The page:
Often described as a man “who got things done”, Dick Baker was an honours graduate engineer who went to work for General Motors in 196, advancing easily through the corporate ranks. In 1976, to scratch his entrepreneurial itch, Dick struck our on his own and armed with vision, gumption, energy integrity and a rare attention to detail, wound up at the epicentre of an ever-evolving universe of Canadian trucking and manufacturing companies, realestate developments, far-flung business interests and a close, knit and devoted family. He was not a man to be involved in something by halves, and volunteered his efforts and ideas freely. As often as not, he wound up at the helm of whatever cause or project that attracted his attention. Dick was active in his community, serving as president of his local Rotary club. He supported children’s camps and studied and researched Belleville area history.
Dick was also a lifelong racer and avid motorsport enthusiast, who, over the last 25 years of his life, concentrated his interest and energies on the vintage end of the sport. Dick started racing in the 1960’s, driving an MGA at Mosport. He was attracted to and got involved in vintage racing in the 1970s. He was the co-founder of the Vintage Automobile Racing Association of Canada, championed and then spearheaded the inclusion of Formula 70 wings and slick open-wheelers in vintage racing, and at the time of his death was president elect of the Monoposto Register, the premier North American vintage racing group for single seaters. He was also chair of the Board of Directors of the Canadian Motorsport Hall of Fame. He was the 2001 recipient of the Dewey Dellinger Award within the Vintage Motorsport Council for “many valuable and unselfish contributions to vintage racing in the United States and Canada”. In both the business and motorsport worlds, Dick Baker had a rare knack of making things happen. He knew how to get people interested, to get them excited and to get them involved. He was most proud of the mechanical and racing skills of his three sons, Brad, Deana and Duncan. Besides being excellent racers, they had the mechanical skill to work on their own cars. Sadly Duncan passed away after a road accident several years ago but Brad and Dean remain threats to win almost any vintage race they enter. Dick Baker is gone now but he was a diehard enthusiast, fan and friend of the sport. As one old friend said recently, “Most of all, he will be remembered for his presence in the paddock, always there to help, council, cajole and ensure that all the open-wheel racers at a vintage event raced well and enjoyed themselves. If Dick didn’t come by in his golf cart to chat, if wasn’t a complete weekend.” Well said because we will miss him.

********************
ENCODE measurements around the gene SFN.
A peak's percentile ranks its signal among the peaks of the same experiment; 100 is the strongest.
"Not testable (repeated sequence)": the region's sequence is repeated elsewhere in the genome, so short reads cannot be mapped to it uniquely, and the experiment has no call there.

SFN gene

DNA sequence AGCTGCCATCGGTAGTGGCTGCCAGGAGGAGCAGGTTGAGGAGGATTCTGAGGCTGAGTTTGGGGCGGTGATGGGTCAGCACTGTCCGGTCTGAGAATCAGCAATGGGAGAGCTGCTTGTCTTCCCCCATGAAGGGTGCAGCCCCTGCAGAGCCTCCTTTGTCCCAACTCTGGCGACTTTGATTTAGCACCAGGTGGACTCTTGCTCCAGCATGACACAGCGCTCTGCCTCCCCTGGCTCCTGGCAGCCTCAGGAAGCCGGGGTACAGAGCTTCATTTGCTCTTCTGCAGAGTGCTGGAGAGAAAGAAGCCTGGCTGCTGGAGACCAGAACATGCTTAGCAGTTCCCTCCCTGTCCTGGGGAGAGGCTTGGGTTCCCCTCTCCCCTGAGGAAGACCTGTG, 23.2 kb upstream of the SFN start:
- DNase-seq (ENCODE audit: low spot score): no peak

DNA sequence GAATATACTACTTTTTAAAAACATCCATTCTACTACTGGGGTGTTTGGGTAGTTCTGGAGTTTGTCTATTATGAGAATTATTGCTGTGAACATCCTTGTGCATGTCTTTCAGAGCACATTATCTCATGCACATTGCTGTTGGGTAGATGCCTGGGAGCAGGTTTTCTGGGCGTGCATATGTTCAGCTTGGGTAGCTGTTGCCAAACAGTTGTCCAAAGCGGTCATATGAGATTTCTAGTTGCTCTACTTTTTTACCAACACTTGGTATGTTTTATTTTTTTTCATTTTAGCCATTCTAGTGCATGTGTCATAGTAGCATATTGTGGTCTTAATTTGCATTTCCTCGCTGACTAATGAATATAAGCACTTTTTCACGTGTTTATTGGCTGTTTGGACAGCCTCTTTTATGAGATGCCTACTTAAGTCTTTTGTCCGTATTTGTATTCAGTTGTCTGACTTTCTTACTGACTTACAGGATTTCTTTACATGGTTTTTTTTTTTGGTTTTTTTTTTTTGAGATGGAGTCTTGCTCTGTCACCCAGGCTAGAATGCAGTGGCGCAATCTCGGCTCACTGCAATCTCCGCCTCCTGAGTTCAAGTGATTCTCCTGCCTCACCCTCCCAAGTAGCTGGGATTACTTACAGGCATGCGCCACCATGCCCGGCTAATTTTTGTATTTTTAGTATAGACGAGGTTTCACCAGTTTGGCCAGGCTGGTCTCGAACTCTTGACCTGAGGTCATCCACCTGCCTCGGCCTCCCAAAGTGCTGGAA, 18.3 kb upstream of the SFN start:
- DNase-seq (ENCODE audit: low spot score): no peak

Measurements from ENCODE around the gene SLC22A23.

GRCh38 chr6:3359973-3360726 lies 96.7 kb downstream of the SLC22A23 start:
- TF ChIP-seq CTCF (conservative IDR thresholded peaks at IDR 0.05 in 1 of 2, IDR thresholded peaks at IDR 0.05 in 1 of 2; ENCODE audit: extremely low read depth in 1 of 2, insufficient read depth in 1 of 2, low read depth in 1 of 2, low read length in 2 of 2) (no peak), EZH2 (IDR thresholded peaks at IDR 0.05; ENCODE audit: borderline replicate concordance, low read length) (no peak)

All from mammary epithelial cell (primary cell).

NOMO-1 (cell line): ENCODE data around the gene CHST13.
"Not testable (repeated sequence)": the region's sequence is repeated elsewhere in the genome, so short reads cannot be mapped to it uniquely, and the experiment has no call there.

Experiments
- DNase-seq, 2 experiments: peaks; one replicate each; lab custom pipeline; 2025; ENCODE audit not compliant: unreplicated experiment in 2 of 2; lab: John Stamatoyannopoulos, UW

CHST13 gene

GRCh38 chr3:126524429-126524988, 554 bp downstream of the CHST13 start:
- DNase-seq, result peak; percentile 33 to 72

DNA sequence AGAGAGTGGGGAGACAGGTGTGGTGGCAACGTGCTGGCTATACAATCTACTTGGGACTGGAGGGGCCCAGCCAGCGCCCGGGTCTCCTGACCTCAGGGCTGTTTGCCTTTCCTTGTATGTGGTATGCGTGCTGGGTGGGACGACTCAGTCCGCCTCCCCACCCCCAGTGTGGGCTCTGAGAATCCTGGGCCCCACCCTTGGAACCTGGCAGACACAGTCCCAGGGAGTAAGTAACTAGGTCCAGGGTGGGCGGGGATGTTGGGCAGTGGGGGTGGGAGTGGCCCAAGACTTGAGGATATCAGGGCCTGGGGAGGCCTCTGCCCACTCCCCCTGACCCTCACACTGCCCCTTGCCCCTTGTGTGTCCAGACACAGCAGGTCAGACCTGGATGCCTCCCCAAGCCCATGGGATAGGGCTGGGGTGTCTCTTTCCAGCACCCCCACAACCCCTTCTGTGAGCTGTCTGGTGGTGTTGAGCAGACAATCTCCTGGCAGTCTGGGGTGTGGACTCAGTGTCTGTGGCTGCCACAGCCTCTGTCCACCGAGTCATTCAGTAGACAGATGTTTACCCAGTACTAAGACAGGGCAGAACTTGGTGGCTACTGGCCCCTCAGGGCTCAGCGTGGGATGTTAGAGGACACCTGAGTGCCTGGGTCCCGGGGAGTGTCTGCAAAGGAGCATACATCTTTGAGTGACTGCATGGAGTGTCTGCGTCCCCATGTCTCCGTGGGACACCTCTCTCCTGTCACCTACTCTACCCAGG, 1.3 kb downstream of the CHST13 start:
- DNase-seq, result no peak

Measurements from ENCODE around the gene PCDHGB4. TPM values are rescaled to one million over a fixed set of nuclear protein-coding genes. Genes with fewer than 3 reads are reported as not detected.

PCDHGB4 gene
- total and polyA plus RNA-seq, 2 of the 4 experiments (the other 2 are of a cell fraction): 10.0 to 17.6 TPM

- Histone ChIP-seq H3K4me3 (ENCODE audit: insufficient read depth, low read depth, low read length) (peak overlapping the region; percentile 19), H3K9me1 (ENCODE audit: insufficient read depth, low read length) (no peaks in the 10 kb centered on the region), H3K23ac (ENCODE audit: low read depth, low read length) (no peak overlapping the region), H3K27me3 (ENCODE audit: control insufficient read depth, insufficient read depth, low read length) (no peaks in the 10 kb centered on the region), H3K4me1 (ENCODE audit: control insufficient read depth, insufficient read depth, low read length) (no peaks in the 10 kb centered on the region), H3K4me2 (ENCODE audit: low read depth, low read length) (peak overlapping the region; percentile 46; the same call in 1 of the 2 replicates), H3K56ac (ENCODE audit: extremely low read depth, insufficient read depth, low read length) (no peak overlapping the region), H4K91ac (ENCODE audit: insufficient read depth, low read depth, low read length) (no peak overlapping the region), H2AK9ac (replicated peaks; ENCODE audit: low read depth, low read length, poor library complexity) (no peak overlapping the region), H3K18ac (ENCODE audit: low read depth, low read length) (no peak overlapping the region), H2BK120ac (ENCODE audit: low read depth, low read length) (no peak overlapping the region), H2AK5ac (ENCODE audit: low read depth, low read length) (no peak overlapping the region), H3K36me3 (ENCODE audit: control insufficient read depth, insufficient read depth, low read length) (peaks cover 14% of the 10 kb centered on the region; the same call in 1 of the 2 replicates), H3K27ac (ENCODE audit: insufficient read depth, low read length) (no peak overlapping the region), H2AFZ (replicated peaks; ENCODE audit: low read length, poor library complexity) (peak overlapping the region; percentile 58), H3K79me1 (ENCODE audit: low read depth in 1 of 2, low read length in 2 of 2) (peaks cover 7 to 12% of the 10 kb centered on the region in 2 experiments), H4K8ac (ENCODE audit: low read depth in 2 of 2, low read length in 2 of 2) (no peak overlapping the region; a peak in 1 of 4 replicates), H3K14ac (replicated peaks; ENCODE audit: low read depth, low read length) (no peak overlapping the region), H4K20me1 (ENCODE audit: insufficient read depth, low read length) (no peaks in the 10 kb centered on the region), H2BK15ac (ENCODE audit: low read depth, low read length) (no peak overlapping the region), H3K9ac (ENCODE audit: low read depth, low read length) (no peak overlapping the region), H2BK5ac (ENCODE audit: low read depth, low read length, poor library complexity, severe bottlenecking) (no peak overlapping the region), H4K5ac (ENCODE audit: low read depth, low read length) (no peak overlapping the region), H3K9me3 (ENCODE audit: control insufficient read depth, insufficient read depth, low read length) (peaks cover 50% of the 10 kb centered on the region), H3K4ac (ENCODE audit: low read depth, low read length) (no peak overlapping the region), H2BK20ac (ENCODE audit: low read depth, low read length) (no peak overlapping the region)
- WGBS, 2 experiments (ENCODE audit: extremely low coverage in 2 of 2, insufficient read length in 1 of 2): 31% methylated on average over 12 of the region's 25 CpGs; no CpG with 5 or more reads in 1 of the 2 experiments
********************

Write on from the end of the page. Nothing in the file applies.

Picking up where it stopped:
Image courtesy of Bob Harrington